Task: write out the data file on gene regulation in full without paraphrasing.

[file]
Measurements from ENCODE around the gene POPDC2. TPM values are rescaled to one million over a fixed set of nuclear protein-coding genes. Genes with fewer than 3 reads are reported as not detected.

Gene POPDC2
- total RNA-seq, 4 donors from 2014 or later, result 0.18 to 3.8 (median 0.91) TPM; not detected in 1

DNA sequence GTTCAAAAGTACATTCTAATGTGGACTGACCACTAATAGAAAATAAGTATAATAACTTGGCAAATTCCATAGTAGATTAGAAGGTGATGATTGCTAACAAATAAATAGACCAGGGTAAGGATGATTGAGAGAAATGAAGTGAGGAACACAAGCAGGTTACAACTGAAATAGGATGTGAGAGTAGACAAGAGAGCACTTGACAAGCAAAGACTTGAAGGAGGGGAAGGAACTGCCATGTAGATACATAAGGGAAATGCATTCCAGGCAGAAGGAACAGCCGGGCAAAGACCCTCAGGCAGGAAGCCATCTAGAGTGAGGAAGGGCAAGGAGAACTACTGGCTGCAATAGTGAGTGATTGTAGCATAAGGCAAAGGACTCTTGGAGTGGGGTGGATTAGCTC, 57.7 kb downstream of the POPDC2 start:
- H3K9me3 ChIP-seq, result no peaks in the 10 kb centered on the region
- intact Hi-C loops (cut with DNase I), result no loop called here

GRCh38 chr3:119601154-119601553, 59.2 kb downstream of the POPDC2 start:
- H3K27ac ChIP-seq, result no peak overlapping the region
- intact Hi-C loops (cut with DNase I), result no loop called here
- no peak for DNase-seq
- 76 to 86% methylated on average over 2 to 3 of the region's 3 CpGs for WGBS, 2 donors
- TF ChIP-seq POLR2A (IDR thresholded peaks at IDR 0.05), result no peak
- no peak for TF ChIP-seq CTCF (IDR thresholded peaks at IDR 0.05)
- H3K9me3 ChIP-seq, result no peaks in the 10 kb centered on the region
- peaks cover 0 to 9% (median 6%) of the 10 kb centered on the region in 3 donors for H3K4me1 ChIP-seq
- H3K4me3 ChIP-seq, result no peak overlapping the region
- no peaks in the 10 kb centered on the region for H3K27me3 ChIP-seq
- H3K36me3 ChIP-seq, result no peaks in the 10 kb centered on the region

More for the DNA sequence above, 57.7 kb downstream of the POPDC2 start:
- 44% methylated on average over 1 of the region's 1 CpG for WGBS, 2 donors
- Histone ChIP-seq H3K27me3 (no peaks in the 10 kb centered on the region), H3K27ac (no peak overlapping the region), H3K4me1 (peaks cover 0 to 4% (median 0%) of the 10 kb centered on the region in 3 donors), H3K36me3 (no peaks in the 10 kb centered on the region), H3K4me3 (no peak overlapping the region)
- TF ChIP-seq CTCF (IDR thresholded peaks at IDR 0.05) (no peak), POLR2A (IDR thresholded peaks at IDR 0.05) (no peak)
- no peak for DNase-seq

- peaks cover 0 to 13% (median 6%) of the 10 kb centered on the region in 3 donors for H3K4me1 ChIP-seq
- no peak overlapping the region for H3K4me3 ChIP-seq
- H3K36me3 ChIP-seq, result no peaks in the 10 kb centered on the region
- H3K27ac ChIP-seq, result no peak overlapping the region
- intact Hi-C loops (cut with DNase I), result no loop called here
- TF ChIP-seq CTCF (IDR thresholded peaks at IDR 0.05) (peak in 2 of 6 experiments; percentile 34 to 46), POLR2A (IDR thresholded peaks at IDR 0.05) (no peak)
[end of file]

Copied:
Measurements from ENCODE around the gene POPDC2. TPM values are rescaled to one million over a fixed set of nuclear protein-coding genes. Genes with fewer than 3 reads are reported as not detected.

Gene POPDC2
- total RNA-seq, 4 donors from 2014 or later, result 0.18 to 3.8 (median 0.91) TPM; not detected in 1

DNA sequence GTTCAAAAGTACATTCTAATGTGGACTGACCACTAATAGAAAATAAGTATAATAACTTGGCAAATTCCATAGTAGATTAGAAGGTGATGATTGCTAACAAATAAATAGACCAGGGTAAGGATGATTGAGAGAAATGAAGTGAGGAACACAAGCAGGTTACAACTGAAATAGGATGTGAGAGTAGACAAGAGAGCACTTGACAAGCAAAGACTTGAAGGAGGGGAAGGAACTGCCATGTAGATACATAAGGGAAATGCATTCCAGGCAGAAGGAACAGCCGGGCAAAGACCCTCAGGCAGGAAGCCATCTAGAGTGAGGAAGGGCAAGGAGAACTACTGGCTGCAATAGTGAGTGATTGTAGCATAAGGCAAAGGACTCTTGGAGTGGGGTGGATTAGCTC, 57.7 kb downstream of the POPDC2 start:
- H3K9me3 ChIP-seq, result no peaks in the 10 kb centered on the region
- intact Hi-C loops (cut with DNase I), result no loop called here

GRCh38 chr3:119601154-119601553, 59.2 kb downstream of the POPDC2 start:
- H3K27ac ChIP-seq, result no peak overlapping the region
- intact Hi-C loops (cut with DNase I), result no loop called here
- no peak for DNase-seq
- 76 to 86% methylated on average over 2 to 3 of the region's 3 CpGs for WGBS, 2 donors
- TF ChIP-seq POLR2A (IDR thresholded peaks at IDR 0.05), result no peak
- no peak for TF ChIP-seq CTCF (IDR thresholded peaks at IDR 0.05)
- H3K9me3 ChIP-seq, result no peaks in the 10 kb centered on the region
- peaks cover 0 to 9% (median 6%) of the 10 kb centered on the region in 3 donors for H3K4me1 ChIP-seq
- H3K4me3 ChIP-seq, result no peak overlapping the region
- no peaks in the 10 kb centered on the region for H3K27me3 ChIP-seq
- H3K36me3 ChIP-seq, result no peaks in the 10 kb centered on the region

More for the DNA sequence above, 57.7 kb downstream of the POPDC2 start:
- 44% methylated on average over 1 of the region's 1 CpG for WGBS, 2 donors
- Histone ChIP-seq H3K27me3 (no peaks in the 10 kb centered on the region), H3K27ac (no peak overlapping the region), H3K4me1 (peaks cover 0 to 4% (median 0%) of the 10 kb centered on the region in 3 donors), H3K36me3 (no peaks in the 10 kb centered on the region), H3K4me3 (no peak overlapping the region)
- TF ChIP-seq CTCF (IDR thresholded peaks at IDR 0.05) (no peak), POLR2A (IDR thresholded peaks at IDR 0.05) (no peak)
- no peak for DNase-seq

- peaks cover 0 to 13% (median 6%) of the 10 kb centered on the region in 3 donors for H3K4me1 ChIP-seq
- no peak overlapping the region for H3K4me3 ChIP-seq
- H3K36me3 ChIP-seq, result no peaks in the 10 kb centered on the region
- H3K27ac ChIP-seq, result no peak overlapping the region
- intact Hi-C loops (cut with DNase I), result no loop called here
- TF ChIP-seq CTCF (IDR thresholded peaks at IDR 0.05) (peak in 2 of 6 experiments; percentile 34 to 46), POLR2A (IDR thresholded peaks at IDR 0.05) (no peak)